4. James Hogg (2005) Altrive Tales, ed. Gillian Hughes (Edinburgh: Edinburgh University Press), pp. 44–45. Proof of authenticity lies not in the text itself, but in the form of supporting documents. Meanwhile, he claims not only that Confessions was so ‘replete with horrors’ he could not sign it, but that he does ‘not remember ever receiving anything for it’ (p. 55); in opposition to the Chaldee manuscript, he is able to distance himself from the text through a lack of supporting materials.Google Scholar
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    Ibid, p. 12. Victoria McCandless’s dislike for Through the Looking Glass, mentioned above, and Crumey’s discussion of Carroll and Zeno in an essay on Euclid and literature perhaps indicate an aligned approach. Andrew Crumey (2009) ‘Mathematics and Literature’, in Michele Emmer and Alfio Quarteroni (eds), Mathknow: Mathematics, Applied Sciences and Real Life (Milan: SpringerVerlag), pp. 3–25, pp. 18–19.Google Scholar
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    Sean Bowden provides clear explanations of Deleuze’s debt to the stoics and of the relation between physical and metaphysical surfaces. Sean Bowden (2011) The Priority of Events: Deleuze’s Logic of Sense (Edinburgh: Edinburgh University Press), pp. 16–17, 138–139.Google Scholar
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    See Joe Hughes (2008) Deleuze and the Genesis of Representation (London and New York: Continuum), p. 25. Hughes here clearly traces the concept of Aion to Blanchot.Google Scholar
  45. 44.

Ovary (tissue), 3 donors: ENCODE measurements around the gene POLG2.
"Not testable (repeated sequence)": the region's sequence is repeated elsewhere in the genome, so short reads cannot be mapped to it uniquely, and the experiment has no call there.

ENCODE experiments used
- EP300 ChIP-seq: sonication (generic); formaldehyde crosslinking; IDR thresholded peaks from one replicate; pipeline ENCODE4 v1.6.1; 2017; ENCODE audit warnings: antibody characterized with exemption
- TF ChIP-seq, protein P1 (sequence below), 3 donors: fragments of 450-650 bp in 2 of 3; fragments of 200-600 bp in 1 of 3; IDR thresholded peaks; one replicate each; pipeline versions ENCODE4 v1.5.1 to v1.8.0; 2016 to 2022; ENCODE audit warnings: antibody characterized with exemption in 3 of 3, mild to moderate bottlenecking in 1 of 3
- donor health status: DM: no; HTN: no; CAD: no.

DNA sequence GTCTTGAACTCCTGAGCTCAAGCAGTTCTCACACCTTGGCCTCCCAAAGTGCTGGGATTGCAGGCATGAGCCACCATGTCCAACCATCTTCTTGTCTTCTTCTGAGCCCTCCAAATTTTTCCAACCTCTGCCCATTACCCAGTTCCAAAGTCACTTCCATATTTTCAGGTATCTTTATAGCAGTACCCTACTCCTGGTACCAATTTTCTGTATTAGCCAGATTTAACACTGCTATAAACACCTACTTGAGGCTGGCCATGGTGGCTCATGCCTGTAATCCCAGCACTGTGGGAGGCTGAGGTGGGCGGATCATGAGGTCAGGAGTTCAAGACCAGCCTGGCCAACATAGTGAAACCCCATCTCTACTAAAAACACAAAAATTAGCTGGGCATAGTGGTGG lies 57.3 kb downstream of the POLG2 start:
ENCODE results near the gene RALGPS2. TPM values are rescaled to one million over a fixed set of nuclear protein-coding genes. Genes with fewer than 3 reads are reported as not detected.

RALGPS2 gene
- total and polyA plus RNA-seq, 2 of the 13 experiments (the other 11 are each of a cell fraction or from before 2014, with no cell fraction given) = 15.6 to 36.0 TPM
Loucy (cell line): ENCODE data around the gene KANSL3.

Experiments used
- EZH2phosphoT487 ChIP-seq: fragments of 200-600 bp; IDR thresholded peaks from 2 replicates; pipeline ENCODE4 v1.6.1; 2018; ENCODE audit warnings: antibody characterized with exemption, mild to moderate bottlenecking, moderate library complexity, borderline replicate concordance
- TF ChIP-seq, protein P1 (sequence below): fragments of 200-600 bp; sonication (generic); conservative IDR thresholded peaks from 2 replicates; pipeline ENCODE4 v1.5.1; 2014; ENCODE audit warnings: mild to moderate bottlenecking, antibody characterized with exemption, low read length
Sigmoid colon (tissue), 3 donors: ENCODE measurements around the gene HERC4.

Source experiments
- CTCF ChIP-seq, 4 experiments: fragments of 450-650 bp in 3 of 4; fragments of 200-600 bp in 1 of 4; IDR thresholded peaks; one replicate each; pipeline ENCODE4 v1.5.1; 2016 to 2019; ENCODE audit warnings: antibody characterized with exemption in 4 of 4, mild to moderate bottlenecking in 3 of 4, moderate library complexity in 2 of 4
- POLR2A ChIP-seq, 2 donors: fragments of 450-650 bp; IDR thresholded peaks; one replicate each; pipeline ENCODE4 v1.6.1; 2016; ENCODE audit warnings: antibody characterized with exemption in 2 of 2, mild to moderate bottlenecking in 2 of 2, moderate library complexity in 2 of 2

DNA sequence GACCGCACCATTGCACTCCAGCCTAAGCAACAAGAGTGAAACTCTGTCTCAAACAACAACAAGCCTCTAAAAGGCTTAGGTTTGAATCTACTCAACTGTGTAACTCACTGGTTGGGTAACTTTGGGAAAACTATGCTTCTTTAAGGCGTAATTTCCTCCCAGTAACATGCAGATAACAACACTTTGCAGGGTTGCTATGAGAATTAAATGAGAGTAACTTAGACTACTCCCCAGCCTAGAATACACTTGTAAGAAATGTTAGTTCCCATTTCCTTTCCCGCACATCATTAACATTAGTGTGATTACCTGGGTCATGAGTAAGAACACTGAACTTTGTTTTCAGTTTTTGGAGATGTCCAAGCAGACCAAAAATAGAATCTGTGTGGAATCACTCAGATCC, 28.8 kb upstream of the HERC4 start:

It is undoubtedly only a coincidence that in an early work on The Logic of Sense Jean-Jacques Lecercle finds a ‘Hyde-like’ character in Ferdinand de Saussure, and further categorizes theory and analysis in terms of ‘ghostly words’, but such overlaps between Gothic and theory are surprisingly common. Jean-Jacques Lecercle (1985) Philosophy through the Looking-Glass: Language, Nonsense, Desire (London: Hutchinson), pp. 2, 118.Google Scholar
  46. 45.
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    Ibid., p. 114. See, for instance, ‘A Gossip on a Novel of Dumas’s’, where he compares the view of the ‘winter moonlight’ in Scotland with ‘the crowded and sunny field of life in which it was so easy to forget myself’ that he finds in his reading. Robert Louis Stevenson (1999) R.L. Stevenson on Fiction: An Anthology of Literary and Critical Essays, ed. Glenda Norquay (Edinburgh: Edinburgh University Press), p. 119.Google Scholar
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    As Vladimir Nabokov argues, to support his claim that an allegorical reading of the novella would be ‘tasteless’, in Jekyll and Hyde ‘the unreal central character belongs to a brand of unreality different from the world around him’: Jekyll does not fully exist in the world, Nabokov insists, and so cannot be truly pathetic or tragic, but only works at the more conventional level of the story. Vladimir Nabokov (1980) Lectures on Literature, ed. Fredson Bowers (London: Wiedenfeld and Nicolson), pp. 180, 255.Google Scholar